professor burke's newest blog article is called "evil." i suggest you read it, because it raises some interesting points. for my part, i'd be incredibly interested to hear about burke's faith history -- just 'cause evil is such a tough word for us liberal christian types. he seems to have an easier time with it than i.
burke takes as a primary example the cover story in this week's new york times magazine, which i mistakenly tried to read while eating lunch. let me give you a clue: the headline includes the phrase "sex slave" and the cover photo is a nose-down shot of a girl in a catholic-school-esque uniform sitting on a bed. knees foreground. the article, even more than the cover, is an immensely disturbing look at something that is, yes indeed, evil. imprisoning a child, and then raping and abusing it for profit, is clearly evil.
like crashing passenger planes into civilian business centers is evil. like causing the deaths of thousands by orchestrating an unjustified war is evil? that's a harder one.
tim burke writes, "Most human suffering isn?t something that one person does willfully, with foresight and understanding of the consequences, to another...[E]vil is a term I?d reserve in this context for exceptional circumstances where the connection between particular actions and the serious suffering of particular individuals are clear and are known to the actor and known in advance by him or her to be morally indefensible."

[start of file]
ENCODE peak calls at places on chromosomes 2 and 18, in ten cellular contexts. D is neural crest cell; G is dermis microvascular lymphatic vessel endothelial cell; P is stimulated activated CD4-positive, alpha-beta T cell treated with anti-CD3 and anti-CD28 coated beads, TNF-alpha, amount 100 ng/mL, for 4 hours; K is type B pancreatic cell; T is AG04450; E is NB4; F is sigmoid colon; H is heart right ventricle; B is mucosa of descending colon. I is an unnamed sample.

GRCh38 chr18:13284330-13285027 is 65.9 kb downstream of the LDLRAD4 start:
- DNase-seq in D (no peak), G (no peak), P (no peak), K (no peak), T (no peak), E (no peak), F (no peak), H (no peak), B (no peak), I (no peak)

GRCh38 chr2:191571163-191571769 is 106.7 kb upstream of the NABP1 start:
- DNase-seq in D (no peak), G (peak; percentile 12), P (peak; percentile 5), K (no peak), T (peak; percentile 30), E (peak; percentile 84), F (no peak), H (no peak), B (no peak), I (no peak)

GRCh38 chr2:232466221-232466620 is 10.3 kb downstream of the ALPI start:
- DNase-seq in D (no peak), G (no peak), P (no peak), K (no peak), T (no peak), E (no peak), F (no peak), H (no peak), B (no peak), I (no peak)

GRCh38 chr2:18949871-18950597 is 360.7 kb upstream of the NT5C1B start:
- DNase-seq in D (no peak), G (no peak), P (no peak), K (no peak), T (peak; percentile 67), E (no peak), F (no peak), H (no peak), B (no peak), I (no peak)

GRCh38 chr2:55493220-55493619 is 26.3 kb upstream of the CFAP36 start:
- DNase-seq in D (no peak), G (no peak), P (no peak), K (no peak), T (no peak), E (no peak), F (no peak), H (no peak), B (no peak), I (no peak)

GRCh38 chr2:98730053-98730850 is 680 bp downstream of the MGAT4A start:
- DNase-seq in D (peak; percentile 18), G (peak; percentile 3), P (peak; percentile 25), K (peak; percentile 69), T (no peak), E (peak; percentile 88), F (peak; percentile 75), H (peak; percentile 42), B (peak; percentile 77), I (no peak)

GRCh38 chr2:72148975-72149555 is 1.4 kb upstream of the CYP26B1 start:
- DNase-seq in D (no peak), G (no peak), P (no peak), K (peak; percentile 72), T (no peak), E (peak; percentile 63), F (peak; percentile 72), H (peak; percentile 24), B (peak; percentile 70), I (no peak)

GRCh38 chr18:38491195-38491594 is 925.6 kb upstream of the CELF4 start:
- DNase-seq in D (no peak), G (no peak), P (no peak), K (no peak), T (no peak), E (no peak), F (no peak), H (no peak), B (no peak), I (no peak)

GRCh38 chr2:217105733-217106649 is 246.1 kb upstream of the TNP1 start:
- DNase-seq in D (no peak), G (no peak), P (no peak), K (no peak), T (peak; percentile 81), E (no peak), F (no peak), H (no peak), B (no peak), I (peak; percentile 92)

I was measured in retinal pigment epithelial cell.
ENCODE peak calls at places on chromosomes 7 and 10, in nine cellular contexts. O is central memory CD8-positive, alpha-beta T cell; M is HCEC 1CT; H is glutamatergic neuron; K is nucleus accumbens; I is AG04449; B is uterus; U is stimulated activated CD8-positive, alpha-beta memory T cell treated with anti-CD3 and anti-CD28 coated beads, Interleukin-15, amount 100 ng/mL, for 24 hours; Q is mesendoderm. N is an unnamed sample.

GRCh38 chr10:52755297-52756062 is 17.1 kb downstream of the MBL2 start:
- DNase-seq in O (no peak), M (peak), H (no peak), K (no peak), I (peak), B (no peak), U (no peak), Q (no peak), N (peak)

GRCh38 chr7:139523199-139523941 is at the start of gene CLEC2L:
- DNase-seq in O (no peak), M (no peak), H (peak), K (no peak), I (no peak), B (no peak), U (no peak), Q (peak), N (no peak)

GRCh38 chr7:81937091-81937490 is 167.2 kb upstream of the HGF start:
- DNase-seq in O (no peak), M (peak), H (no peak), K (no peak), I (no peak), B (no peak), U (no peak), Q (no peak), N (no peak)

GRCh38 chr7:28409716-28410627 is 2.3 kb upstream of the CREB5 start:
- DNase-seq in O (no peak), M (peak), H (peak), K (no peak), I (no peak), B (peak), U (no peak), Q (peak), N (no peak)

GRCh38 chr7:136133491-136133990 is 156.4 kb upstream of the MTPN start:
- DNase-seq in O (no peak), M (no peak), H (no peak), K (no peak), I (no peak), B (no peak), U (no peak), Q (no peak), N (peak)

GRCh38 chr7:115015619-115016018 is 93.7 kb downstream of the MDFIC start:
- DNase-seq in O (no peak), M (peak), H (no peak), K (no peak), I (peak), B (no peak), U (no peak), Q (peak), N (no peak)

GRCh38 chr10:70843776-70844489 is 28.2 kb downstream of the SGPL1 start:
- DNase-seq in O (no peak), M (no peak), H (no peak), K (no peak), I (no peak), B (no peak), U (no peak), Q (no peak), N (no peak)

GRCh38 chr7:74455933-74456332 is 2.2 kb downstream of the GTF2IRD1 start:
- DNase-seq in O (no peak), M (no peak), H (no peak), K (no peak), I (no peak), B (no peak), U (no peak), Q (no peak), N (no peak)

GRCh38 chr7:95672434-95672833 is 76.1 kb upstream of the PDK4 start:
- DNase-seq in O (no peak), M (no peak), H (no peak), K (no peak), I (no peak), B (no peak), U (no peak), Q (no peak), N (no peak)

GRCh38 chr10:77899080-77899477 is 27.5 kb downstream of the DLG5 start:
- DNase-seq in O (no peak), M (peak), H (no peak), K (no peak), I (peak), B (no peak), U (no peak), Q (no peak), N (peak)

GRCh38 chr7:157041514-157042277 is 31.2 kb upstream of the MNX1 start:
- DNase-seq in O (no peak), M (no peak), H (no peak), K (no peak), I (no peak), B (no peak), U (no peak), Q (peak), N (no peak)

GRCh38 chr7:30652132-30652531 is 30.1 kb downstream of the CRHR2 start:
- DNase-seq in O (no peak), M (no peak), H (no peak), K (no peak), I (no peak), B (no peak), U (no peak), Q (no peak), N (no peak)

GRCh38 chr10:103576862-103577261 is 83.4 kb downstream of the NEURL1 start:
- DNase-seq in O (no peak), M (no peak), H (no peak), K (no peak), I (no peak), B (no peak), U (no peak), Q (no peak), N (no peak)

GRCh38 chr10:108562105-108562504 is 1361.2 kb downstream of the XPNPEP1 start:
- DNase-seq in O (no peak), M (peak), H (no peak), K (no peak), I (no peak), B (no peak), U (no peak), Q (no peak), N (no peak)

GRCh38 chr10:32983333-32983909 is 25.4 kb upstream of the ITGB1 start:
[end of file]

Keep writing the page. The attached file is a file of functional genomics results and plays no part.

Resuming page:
i.e., systems can't be evil; concrete individual actions can. in a certain sense, this means that the more widespread the bad, the more difficult it is to define as evil. i don't know what i think about that.
relatedly (i think): i'm also not sure how to respond to burke's argument that mystifying or un-understandable acts and circumstances and motivations cannot be labeled evil. my sense is that he's wrong on this, but again, that might be my religious tradition speaking. i believe in evil as an active force in the world, and i also believe that i can discern many acts of evil -- but i lack the authority to label actors, themselves, evil. when burke discusses the difference between evil and not, he is suddenly speaking of persons rather than the "acts and ideologies" he refers to earlier.
if we restrict ourselves to acts (and maybe ideologies), do things get simpler? and can we make a case for evil that goes beyond the immediate -- beyond suicide bombers and serial killers and the logisticians of genocide and, yes, sex-slave traffickers -- and touches the conditions that make suicide bombers, serial killers, genocides, sex slavery? i think yes.
on that more diffuse definition, i'd say that willful misunderstanding of a sort that causes widespread death and suffering is probably evil, and that the bush administration has committed an evil act. just sayin'.
unrelatedly...man, catherine mackinnon is really not useful as anything other than a foil.